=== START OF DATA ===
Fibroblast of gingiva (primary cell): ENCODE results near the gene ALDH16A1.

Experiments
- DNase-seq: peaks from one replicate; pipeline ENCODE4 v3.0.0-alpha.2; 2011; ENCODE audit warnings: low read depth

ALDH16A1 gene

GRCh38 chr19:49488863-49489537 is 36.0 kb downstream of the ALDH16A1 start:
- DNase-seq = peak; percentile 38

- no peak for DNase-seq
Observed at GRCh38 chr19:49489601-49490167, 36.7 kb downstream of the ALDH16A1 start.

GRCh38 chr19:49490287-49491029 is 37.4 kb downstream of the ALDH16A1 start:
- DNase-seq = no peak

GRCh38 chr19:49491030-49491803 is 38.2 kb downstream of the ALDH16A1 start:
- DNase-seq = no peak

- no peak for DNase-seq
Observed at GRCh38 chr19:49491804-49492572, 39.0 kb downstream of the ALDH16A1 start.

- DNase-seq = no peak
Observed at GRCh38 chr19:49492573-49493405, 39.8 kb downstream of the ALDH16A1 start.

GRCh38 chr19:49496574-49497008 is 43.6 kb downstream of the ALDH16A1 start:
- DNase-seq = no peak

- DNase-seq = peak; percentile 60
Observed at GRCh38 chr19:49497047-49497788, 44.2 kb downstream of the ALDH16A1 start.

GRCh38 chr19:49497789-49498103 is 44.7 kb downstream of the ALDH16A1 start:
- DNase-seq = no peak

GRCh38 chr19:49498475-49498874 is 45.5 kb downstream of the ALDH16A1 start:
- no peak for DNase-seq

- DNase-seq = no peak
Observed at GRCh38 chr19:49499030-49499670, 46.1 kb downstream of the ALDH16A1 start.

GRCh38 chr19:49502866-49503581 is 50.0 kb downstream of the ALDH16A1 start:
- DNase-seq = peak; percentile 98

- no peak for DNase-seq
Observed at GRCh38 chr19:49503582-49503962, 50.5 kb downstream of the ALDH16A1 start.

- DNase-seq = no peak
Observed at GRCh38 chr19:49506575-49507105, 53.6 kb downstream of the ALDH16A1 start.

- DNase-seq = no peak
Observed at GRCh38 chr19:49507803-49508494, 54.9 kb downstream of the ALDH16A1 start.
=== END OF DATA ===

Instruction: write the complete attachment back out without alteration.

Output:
Fibroblast of gingiva (primary cell): ENCODE results near the gene ALDH16A1.

Experiments
- DNase-seq: peaks from one replicate; pipeline ENCODE4 v3.0.0-alpha.2; 2011; ENCODE audit warnings: low read depth

ALDH16A1 gene

GRCh38 chr19:49488863-49489537 is 36.0 kb downstream of the ALDH16A1 start:
- DNase-seq = peak; percentile 38

- no peak for DNase-seq
Observed at GRCh38 chr19:49489601-49490167, 36.7 kb downstream of the ALDH16A1 start.

GRCh38 chr19:49490287-49491029 is 37.4 kb downstream of the ALDH16A1 start:
- DNase-seq = no peak

GRCh38 chr19:49491030-49491803 is 38.2 kb downstream of the ALDH16A1 start:
- DNase-seq = no peak

- no peak for DNase-seq
Observed at GRCh38 chr19:49491804-49492572, 39.0 kb downstream of the ALDH16A1 start.

- DNase-seq = no peak
Observed at GRCh38 chr19:49492573-49493405, 39.8 kb downstream of the ALDH16A1 start.

GRCh38 chr19:49496574-49497008 is 43.6 kb downstream of the ALDH16A1 start:
- DNase-seq = no peak

- DNase-seq = peak; percentile 60
Observed at GRCh38 chr19:49497047-49497788, 44.2 kb downstream of the ALDH16A1 start.

GRCh38 chr19:49497789-49498103 is 44.7 kb downstream of the ALDH16A1 start:
- DNase-seq = no peak

GRCh38 chr19:49498475-49498874 is 45.5 kb downstream of the ALDH16A1 start:
- no peak for DNase-seq

- DNase-seq = no peak
Observed at GRCh38 chr19:49499030-49499670, 46.1 kb downstream of the ALDH16A1 start.

GRCh38 chr19:49502866-49503581 is 50.0 kb downstream of the ALDH16A1 start:
- DNase-seq = peak; percentile 98

- no peak for DNase-seq
Observed at GRCh38 chr19:49503582-49503962, 50.5 kb downstream of the ALDH16A1 start.

- DNase-seq = no peak
Observed at GRCh38 chr19:49506575-49507105, 53.6 kb downstream of the ALDH16A1 start.

- DNase-seq = no peak
Observed at GRCh38 chr19:49507803-49508494, 54.9 kb downstream of the ALDH16A1 start.